5:52 AM
So apparently asymptotically safe gravity correctly predicted the higgs mass
Around 12:50

6:03 AM
Yes, here is the 2009 preprint: arxiv.org/abs/0912.0208

@NiharKarve I can't believe that this didn't make headlines
Instead we hear about stringy landscape

7:02 AM
@MoreAnonymous see:
8

This paper was published in Phys Lett B in 2009, and predicted the Higgs mass to be 126 GeV based on the asymptotic safety of gravity. Is this prediction taken seriously by the theory community, or is it considered only to be a lucky guess? EDIT: Thanks to Heidar for this fantastic compilation ...

Betteridge's law applies :-)

@JohnRennie For a few moments in my life I actually knew what I wanted to do a Phd in
:P

7:34 AM

In an unusual reversal of events, I first found this paper - I don't remember how I came to that - that seemed to make strange claims (and is also weirdly disparaging of the people allegedly making mistakes), and then found an 8 year old question here that asked about the same confusions I had so I had somewhere to write down my thoughts

I am unable to arrive at the equation at the bottom starting from 5.7. Starting from eq 5.7, I expanded the mu index which would give four terms. In total, there would be five terms inside: four gamma terms and m. Assuming we're working with four components, I can see four differential equations.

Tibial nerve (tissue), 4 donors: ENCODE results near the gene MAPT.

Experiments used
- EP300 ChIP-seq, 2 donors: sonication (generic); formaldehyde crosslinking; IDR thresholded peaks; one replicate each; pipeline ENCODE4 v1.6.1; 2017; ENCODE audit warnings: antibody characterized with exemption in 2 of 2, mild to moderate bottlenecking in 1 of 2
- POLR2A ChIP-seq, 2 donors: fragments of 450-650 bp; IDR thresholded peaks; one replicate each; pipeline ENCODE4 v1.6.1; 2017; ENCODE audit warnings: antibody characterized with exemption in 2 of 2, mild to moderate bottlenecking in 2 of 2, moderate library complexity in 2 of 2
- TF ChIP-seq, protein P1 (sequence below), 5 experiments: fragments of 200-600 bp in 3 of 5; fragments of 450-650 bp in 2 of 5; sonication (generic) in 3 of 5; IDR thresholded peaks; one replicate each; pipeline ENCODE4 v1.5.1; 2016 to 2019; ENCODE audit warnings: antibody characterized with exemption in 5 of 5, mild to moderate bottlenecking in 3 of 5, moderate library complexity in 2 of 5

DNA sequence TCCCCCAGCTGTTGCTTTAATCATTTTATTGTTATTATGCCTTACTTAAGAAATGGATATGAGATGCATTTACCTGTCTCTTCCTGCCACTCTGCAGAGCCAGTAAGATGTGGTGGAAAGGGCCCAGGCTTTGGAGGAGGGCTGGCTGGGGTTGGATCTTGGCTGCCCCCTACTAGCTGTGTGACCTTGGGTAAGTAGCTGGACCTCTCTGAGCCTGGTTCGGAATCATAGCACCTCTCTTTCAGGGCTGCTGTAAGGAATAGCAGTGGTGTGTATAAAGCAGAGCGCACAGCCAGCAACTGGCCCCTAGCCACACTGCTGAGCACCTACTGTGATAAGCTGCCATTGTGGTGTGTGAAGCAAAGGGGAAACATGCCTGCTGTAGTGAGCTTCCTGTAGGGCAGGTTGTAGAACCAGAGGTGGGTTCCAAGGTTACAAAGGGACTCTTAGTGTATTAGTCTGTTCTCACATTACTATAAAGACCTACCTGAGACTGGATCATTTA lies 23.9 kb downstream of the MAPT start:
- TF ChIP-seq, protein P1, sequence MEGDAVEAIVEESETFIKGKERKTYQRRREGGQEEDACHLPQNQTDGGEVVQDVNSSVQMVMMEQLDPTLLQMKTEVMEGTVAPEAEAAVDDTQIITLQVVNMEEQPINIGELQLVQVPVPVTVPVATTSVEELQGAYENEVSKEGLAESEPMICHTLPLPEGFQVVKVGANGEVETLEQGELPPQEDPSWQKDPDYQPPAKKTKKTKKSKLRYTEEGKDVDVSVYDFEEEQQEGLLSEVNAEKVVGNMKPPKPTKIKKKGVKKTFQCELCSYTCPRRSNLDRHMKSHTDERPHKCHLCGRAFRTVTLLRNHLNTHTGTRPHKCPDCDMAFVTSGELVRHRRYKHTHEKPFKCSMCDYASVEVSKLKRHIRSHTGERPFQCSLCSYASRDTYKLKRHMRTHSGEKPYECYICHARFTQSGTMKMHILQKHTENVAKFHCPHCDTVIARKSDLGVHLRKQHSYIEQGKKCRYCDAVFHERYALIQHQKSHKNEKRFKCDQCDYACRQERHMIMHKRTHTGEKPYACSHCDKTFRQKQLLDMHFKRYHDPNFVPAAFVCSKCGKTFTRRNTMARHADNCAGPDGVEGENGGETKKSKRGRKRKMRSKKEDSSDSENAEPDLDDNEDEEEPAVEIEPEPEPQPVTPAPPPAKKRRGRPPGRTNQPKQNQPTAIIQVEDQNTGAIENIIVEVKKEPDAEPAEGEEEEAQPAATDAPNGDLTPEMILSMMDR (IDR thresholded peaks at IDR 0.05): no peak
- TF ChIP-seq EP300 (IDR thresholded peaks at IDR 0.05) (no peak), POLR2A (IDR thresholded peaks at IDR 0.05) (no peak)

The last equation looks like the four individual differential equations have been summed up to zero. But isn't this a weaker condition than requiring each differential equation to equate to zero?

@Yashas Even if it's a weaker condition, it's still true, isn't it?

@ACuriousMind Yeah but it might admit more solutions than what the original Dirac equation would have?

So? I'm not sure why the author writes that equation down, but I don't see a claim there that it's equivalent to (5.7), so what's the problem?

7:44 AM
@ACuriousMind Oh, I am not sure why I thought it's supposed to be equivalent but now I don't see why that summed form was even mentioned.

I think it's probable the author just make a mistake :P

8:07 AM
@ACuriousMind maybe you learned about it here :p

@bolbteppa Huh, I had completely forgotten that, but no, I didn't find this in the depths of my download folder, I stumbled across it a few weeks ago

I vaguely remember a discussion about this point in the book the other answer cites and that book is decades old so at the very least it's a known question mark

but good to see that me from one year ago agrees with me today :P

@Yashas the thing at the bottom is just (5.7) with the matrix indices written out?